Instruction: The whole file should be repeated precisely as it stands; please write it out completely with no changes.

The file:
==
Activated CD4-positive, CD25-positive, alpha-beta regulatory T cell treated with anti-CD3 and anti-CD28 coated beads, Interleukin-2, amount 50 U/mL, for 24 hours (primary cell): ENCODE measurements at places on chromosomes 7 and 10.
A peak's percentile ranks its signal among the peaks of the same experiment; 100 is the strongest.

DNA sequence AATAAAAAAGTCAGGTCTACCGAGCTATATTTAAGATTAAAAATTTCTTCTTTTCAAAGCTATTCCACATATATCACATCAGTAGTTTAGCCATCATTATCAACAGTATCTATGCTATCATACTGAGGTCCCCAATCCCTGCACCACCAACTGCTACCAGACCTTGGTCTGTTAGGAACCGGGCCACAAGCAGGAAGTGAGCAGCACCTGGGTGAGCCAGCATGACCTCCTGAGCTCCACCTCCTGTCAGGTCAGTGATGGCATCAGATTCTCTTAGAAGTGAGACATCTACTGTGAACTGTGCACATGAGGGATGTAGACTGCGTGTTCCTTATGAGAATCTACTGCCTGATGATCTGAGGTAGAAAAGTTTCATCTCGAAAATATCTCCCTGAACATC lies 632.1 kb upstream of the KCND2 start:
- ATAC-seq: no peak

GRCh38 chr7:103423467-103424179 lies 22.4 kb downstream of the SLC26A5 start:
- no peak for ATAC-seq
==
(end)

Activated CD4-positive, CD25-positive, alpha-beta regulatory T cell treated with anti-CD3 and anti-CD28 coated beads, Interleukin-2, amount 50 U/mL, for 24 hours (primary cell): ENCODE measurements at places on chromosomes 7 and 10.
A peak's percentile ranks its signal among the peaks of the same experiment; 100 is the strongest.

DNA sequence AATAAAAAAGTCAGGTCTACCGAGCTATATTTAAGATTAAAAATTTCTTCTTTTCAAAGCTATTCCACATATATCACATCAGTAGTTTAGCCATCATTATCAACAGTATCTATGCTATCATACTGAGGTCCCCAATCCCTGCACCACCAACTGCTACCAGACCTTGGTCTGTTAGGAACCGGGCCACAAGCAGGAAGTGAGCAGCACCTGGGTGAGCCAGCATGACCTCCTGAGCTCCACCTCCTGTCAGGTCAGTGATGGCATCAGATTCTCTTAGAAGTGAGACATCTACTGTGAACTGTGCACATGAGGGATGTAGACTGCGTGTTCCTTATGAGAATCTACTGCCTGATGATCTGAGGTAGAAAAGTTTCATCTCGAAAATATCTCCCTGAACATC lies 632.1 kb upstream of the KCND2 start:
- ATAC-seq: no peak

GRCh38 chr7:103423467-103424179 lies 22.4 kb downstream of the SLC26A5 start:
- no peak for ATAC-seq